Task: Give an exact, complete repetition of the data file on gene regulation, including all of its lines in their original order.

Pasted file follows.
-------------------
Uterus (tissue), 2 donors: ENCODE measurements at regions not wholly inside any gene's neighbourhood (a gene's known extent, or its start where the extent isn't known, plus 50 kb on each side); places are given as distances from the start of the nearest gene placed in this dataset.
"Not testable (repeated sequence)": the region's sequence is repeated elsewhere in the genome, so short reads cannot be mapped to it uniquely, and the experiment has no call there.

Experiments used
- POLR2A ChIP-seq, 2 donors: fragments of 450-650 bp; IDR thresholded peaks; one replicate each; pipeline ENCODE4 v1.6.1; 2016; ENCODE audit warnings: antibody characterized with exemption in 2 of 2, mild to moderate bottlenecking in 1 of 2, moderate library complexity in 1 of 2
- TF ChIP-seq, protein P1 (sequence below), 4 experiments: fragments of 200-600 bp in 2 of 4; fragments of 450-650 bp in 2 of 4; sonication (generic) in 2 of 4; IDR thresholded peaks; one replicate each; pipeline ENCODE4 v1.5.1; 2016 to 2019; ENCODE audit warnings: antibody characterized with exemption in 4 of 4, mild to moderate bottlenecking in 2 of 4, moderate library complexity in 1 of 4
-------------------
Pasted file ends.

Uterus (tissue), 2 donors: ENCODE measurements at regions not wholly inside any gene's neighbourhood (a gene's known extent, or its start where the extent isn't known, plus 50 kb on each side); places are given as distances from the start of the nearest gene placed in this dataset.
"Not testable (repeated sequence)": the region's sequence is repeated elsewhere in the genome, so short reads cannot be mapped to it uniquely, and the experiment has no call there.

Experiments used
- POLR2A ChIP-seq, 2 donors: fragments of 450-650 bp; IDR thresholded peaks; one replicate each; pipeline ENCODE4 v1.6.1; 2016; ENCODE audit warnings: antibody characterized with exemption in 2 of 2, mild to moderate bottlenecking in 1 of 2, moderate library complexity in 1 of 2
- TF ChIP-seq, protein P1 (sequence below), 4 experiments: fragments of 200-600 bp in 2 of 4; fragments of 450-650 bp in 2 of 4; sonication (generic) in 2 of 4; IDR thresholded peaks; one replicate each; pipeline ENCODE4 v1.5.1; 2016 to 2019; ENCODE audit warnings: antibody characterized with exemption in 4 of 4, mild to moderate bottlenecking in 2 of 4, moderate library complexity in 1 of 4